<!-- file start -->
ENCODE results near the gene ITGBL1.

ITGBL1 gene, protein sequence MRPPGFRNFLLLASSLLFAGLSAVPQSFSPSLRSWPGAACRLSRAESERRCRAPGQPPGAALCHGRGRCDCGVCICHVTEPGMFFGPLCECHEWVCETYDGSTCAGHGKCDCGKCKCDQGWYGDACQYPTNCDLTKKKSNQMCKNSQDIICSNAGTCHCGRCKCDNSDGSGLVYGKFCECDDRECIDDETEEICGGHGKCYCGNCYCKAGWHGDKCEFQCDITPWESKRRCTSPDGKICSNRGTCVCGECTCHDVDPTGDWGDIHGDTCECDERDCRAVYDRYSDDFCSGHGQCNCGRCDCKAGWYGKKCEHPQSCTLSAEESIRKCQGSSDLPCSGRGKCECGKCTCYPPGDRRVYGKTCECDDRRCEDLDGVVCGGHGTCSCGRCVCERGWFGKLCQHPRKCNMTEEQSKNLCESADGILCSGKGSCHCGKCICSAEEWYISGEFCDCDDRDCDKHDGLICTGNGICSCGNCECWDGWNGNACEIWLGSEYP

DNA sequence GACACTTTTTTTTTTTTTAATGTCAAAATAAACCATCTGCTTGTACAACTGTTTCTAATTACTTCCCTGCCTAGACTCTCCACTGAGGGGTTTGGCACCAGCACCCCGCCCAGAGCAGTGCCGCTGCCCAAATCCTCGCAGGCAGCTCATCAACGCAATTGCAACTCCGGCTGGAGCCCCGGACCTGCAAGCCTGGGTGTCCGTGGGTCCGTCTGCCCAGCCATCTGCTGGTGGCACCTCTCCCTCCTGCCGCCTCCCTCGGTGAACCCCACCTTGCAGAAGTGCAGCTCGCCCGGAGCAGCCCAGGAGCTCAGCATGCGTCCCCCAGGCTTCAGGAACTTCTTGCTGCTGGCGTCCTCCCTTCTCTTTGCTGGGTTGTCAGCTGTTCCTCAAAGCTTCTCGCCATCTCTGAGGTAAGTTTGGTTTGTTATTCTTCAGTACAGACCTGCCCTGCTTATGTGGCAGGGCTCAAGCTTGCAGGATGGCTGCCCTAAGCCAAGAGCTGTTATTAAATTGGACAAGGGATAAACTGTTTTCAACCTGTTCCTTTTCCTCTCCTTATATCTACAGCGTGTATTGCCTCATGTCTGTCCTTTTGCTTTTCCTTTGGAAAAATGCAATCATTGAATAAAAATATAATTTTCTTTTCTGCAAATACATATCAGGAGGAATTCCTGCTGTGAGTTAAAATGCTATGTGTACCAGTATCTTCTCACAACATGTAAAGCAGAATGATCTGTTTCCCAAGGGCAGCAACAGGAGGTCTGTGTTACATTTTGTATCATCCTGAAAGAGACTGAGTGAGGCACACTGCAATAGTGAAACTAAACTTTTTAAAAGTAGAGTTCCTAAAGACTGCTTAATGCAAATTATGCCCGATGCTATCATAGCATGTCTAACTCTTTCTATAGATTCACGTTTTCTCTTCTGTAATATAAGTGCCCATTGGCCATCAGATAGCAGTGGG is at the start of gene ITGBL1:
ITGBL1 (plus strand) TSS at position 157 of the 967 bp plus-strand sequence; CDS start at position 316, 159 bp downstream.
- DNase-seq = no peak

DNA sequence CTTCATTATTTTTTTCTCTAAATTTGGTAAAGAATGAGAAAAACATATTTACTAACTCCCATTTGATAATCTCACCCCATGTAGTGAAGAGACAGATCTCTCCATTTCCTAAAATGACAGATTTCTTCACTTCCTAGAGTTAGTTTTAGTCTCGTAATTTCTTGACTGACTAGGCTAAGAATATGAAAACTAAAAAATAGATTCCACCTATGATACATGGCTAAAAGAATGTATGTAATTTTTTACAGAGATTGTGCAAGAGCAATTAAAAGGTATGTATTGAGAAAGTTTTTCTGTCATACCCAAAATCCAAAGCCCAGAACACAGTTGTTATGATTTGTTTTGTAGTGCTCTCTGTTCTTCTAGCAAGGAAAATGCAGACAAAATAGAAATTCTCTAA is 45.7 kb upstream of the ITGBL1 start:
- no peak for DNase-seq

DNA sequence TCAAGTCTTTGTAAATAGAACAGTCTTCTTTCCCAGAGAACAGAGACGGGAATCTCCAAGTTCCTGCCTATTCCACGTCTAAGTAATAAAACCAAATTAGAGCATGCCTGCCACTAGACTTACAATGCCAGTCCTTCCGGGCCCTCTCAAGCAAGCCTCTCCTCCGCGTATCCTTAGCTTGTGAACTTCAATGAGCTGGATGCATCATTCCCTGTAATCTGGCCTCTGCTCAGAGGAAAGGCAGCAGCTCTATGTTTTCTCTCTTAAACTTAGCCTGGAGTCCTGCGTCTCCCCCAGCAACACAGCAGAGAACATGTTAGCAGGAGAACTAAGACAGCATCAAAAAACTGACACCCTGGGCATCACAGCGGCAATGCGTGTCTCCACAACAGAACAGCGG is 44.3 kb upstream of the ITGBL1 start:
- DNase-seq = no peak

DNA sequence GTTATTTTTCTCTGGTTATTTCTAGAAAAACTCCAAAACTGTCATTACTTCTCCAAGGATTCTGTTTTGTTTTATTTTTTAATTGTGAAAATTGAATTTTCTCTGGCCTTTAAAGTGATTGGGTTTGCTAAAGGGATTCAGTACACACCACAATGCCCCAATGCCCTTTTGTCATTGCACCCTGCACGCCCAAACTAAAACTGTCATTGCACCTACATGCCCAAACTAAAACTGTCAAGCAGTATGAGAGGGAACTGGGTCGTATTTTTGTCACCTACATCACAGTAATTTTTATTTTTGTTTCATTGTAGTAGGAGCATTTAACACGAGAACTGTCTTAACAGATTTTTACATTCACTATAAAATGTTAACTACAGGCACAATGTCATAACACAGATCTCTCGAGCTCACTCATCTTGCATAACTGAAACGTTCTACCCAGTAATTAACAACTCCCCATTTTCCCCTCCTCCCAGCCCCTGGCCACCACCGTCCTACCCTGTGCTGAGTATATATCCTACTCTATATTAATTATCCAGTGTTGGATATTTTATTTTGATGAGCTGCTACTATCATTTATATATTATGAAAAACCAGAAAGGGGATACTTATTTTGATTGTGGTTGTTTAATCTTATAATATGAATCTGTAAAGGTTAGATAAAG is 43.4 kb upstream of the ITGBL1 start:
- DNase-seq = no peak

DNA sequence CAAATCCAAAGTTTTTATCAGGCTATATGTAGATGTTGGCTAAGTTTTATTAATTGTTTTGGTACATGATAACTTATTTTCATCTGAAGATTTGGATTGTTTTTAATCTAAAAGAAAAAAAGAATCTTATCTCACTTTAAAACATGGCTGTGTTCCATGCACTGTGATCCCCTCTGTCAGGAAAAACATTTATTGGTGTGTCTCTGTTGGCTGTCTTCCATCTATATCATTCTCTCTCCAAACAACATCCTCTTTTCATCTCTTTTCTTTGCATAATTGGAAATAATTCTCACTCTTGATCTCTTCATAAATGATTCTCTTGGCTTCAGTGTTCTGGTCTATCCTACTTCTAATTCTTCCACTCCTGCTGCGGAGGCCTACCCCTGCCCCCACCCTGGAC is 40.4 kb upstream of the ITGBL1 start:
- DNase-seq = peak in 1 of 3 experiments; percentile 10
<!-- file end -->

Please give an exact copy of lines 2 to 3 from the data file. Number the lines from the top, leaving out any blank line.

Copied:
ITGBL1 gene, protein sequence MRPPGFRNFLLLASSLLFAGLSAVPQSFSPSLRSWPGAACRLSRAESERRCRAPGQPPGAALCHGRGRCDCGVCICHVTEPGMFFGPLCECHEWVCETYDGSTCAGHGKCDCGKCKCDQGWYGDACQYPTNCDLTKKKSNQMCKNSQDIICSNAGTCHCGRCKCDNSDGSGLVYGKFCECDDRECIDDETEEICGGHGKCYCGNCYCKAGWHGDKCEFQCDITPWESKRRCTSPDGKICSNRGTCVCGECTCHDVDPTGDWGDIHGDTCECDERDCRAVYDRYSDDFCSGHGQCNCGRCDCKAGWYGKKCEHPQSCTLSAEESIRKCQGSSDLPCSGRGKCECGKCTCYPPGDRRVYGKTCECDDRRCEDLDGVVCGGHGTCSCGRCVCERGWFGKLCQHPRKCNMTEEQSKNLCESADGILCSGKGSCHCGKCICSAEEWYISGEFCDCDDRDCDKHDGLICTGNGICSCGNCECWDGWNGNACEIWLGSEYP

DNA sequence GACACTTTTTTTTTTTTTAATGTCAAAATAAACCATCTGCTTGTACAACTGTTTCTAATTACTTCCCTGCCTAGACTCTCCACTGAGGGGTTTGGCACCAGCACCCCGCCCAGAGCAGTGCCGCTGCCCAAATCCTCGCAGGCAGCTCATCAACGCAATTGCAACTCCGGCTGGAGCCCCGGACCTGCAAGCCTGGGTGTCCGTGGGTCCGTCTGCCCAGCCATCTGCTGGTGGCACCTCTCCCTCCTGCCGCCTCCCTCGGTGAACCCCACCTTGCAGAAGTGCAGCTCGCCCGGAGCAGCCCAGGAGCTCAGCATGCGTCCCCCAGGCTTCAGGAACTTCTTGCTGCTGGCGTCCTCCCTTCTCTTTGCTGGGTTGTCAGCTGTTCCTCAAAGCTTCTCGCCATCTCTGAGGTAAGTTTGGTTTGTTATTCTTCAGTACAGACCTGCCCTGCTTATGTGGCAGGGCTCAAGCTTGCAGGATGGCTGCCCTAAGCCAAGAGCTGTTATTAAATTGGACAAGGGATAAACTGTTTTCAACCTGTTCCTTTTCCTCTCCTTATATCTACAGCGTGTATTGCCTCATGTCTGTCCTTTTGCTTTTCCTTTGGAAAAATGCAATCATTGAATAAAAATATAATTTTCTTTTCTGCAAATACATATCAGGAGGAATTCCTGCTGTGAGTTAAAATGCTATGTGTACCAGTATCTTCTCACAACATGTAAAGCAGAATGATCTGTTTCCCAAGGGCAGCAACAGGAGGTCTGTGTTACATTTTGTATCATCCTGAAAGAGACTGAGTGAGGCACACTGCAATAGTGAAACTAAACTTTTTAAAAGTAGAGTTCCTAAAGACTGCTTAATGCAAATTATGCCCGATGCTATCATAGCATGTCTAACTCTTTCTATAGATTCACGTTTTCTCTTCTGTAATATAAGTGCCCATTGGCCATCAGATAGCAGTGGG is at the start of gene ITGBL1: